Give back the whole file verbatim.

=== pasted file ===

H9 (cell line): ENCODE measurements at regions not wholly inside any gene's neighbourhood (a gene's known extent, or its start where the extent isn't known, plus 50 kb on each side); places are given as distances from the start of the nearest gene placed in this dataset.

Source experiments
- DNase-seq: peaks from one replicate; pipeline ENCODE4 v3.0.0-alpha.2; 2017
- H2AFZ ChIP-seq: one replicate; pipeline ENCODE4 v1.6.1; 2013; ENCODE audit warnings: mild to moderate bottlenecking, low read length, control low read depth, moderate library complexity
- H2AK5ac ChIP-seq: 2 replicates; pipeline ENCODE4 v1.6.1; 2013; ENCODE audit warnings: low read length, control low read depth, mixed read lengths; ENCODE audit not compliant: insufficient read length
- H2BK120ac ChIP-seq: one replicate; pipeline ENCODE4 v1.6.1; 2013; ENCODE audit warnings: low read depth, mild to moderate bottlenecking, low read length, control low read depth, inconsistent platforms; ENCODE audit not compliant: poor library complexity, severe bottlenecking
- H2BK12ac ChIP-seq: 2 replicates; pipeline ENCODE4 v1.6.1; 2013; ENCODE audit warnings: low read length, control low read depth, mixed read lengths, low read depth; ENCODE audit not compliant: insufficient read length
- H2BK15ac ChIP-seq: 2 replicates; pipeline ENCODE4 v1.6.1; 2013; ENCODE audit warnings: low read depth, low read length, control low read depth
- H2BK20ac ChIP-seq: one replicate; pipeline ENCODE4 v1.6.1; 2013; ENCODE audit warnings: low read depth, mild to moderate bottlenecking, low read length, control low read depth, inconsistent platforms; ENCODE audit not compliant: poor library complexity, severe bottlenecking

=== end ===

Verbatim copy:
H9 (cell line): ENCODE measurements at regions not wholly inside any gene's neighbourhood (a gene's known extent, or its start where the extent isn't known, plus 50 kb on each side); places are given as distances from the start of the nearest gene placed in this dataset.

Source experiments
- DNase-seq: peaks from one replicate; pipeline ENCODE4 v3.0.0-alpha.2; 2017
- H2AFZ ChIP-seq: one replicate; pipeline ENCODE4 v1.6.1; 2013; ENCODE audit warnings: mild to moderate bottlenecking, low read length, control low read depth, moderate library complexity
- H2AK5ac ChIP-seq: 2 replicates; pipeline ENCODE4 v1.6.1; 2013; ENCODE audit warnings: low read length, control low read depth, mixed read lengths; ENCODE audit not compliant: insufficient read length
- H2BK120ac ChIP-seq: one replicate; pipeline ENCODE4 v1.6.1; 2013; ENCODE audit warnings: low read depth, mild to moderate bottlenecking, low read length, control low read depth, inconsistent platforms; ENCODE audit not compliant: poor library complexity, severe bottlenecking
- H2BK12ac ChIP-seq: 2 replicates; pipeline ENCODE4 v1.6.1; 2013; ENCODE audit warnings: low read length, control low read depth, mixed read lengths, low read depth; ENCODE audit not compliant: insufficient read length
- H2BK15ac ChIP-seq: 2 replicates; pipeline ENCODE4 v1.6.1; 2013; ENCODE audit warnings: low read depth, low read length, control low read depth
- H2BK20ac ChIP-seq: one replicate; pipeline ENCODE4 v1.6.1; 2013; ENCODE audit warnings: low read depth, mild to moderate bottlenecking, low read length, control low read depth, inconsistent platforms; ENCODE audit not compliant: poor library complexity, severe bottlenecking